Take a Train Ride

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We’ve had lots of firsts for Veronika lately, everything from swimming to hiking to rides in a bucket swing. Today’s new activity was her first train ride!

I set the stage for the big event in the morning, pulling out a few old train track toys (be careful baby doesn’t put magnet trains in his or her mouth), and singing train songs.

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Then we made pretend tickets and played train at home!

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Big brother Travis loved helping with this step.

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Finally it was time for the real thing. Unless you truly have a destination in mind, the best bet is to go to your local station and just ride one stop or two. Our 9 minute ride was the perfect distance to engage Veronika without overwhelming her.

As we waited on the platform, I pointed out other trains going by, as well as the people waiting.

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Here comes the train!

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On board, she had a blast! She loved looking out the window (and okay, playing with the vents under the window). We listened to the crackle of announcements and the ding of the doors.

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Another adventure, under her belt!

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This Is the Way…

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Let’s be honest; taking care of a baby can seem like a series of repetitive steps that you do each day – feeding them, dressing them, bathing them. But don’t forget that everything you do is fascinating for your little one, still. One way to make it fun – not only for Veronika, but also for myself – is to put it to music.

My favorite song to sing as we do daily routines is “This is the Way” (to the tune of Here We Go Round the Mulberry Bush. Pretty much anything can fit into this song.

This is the way we take a bath

Take a bath, Take a bath

This is the way we take a bath

Early in the morning

Adapt the lyrics for each thing you do each day!

“This is the way we wash our hands… after having a meal.”

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“This is the way we put on your clothes…early in the morning”

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I also sing the song to her as I go about getting ready for the day, with verses for my shower, for toweling dry, and for getting dresses. You can also enlist baby to be your helper. “This is the way I brush my hair,” I sang to her, and then let her have a turn.

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Musical cues like these can help a baby understand where you are in your daily routine, and also sneaks in language learning.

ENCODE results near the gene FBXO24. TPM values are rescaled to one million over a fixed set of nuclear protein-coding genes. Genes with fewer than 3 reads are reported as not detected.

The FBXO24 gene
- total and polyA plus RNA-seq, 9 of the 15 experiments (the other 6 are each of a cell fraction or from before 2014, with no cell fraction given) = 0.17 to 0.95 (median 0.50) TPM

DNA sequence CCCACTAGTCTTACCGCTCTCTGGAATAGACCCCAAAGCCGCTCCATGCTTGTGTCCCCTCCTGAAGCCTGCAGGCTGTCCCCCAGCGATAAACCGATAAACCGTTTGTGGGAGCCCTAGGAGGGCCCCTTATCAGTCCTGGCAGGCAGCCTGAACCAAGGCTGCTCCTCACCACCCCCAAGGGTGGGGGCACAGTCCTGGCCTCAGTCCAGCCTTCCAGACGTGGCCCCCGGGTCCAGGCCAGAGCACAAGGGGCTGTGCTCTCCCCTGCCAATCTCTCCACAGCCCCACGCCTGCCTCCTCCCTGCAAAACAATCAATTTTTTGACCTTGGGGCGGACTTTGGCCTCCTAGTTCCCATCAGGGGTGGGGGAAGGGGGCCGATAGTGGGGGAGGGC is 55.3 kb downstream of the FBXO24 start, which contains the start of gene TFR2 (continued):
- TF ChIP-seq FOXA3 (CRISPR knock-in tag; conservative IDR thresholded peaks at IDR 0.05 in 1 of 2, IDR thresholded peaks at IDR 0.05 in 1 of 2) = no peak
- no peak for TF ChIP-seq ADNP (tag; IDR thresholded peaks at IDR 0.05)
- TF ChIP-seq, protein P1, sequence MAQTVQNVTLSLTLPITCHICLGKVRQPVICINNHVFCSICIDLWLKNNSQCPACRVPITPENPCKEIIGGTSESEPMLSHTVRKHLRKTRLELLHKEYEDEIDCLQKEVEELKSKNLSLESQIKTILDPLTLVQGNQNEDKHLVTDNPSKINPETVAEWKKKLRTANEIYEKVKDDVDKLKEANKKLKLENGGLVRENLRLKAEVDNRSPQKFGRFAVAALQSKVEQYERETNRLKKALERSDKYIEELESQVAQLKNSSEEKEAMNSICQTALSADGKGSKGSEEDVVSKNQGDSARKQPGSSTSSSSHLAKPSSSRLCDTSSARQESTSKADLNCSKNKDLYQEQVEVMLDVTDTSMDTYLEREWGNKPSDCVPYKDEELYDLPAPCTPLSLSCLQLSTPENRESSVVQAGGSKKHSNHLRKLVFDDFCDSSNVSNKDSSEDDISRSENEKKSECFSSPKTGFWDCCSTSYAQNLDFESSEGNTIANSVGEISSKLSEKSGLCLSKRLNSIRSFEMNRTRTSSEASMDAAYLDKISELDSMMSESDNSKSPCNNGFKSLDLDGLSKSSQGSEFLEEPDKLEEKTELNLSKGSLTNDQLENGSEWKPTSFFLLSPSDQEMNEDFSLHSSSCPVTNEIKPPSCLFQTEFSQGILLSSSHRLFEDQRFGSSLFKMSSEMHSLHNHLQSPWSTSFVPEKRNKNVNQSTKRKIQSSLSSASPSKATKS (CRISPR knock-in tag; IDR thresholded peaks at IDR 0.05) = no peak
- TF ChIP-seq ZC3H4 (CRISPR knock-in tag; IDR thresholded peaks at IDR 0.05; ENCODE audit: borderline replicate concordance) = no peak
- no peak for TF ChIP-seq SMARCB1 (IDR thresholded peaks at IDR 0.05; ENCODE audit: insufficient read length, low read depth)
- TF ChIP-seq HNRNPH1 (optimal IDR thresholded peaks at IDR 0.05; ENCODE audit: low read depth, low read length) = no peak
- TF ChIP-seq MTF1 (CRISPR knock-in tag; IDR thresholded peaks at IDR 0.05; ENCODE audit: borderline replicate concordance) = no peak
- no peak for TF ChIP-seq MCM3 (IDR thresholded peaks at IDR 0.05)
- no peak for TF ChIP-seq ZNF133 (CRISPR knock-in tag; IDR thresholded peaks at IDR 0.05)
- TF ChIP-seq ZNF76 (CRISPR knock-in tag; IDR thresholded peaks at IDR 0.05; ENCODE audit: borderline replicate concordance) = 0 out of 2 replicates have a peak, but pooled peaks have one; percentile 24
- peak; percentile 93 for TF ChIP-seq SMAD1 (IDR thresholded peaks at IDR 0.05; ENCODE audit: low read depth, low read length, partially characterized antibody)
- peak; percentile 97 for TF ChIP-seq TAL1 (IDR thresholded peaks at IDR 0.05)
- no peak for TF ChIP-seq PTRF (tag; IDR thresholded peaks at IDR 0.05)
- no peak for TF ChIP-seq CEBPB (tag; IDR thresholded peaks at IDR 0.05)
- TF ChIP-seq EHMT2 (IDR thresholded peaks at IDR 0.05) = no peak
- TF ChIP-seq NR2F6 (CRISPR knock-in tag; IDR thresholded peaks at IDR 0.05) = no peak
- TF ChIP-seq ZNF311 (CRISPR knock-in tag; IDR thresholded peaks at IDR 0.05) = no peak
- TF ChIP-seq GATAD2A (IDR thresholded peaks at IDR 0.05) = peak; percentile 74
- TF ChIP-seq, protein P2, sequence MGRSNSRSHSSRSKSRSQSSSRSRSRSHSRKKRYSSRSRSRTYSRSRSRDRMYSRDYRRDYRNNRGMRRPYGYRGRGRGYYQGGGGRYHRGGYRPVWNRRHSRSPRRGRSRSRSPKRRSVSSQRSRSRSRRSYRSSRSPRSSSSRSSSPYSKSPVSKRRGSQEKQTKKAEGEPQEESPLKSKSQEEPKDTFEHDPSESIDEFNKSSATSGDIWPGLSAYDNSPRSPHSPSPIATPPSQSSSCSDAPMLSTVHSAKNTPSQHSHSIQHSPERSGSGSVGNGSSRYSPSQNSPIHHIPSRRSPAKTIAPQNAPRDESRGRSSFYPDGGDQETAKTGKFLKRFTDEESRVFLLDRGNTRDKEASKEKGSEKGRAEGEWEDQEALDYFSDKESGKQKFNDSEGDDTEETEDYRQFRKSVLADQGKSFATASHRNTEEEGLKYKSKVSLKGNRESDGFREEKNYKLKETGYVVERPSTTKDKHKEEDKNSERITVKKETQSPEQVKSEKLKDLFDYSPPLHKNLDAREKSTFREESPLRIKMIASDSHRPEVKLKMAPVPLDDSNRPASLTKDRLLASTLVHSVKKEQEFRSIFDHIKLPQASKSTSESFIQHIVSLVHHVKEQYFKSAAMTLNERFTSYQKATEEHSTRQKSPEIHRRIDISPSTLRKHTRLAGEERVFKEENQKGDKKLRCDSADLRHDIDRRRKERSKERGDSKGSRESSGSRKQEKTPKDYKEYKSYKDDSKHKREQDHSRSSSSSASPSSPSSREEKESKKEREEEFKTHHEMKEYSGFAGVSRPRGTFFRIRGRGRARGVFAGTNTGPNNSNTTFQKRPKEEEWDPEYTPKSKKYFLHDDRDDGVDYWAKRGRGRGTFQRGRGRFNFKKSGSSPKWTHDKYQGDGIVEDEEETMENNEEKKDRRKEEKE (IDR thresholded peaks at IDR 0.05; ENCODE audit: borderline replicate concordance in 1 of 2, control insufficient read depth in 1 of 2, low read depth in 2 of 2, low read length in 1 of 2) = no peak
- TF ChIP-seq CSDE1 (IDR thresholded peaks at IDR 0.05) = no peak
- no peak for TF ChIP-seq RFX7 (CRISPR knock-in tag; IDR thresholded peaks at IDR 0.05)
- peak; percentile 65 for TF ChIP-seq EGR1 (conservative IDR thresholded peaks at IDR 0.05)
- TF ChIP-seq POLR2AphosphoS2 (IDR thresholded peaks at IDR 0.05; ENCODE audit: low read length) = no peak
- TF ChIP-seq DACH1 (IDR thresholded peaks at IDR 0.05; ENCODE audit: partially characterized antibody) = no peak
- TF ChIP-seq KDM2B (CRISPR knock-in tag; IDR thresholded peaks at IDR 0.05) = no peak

Paper Parachutes

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Travis and I recently made fabric parachutes that were a bit complicated and tangled easily while soaring down. Today we wanted something simpler, because the goal wasn’t so much about the parachute itself as it was to test how to make a parachute fall faster.

For our experiment, we quickly put together paper napkin parachutes.

Decorate your napkins with markers first.

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Travis quickly learned that you need to be gentle drawing on napkins, and was proud when he got the hang of it!

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Cut 4 equal lengths of string for each parachute, and tie around the napkin corners.

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Gather the four lengths of string together in the center, and tie around any small object. Our “contestants” were a feather and a rock. But if you want, multiple toys can get in on the action; this game would be great with Lego people!

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Travis made his hypothesis: that the rock parachute would fall faster than the feather one.  So we headed outside to test it out! A fenced-in overlook made the perfect launch site.

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Even in a still photo you can see the feather parachute lazily drifting down as the rock plummets to the ground.

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The difference here was extremely stark, of course. As mentioned, your kids might want to do multiple launches with items closer in weight. Enjoy the discoveries!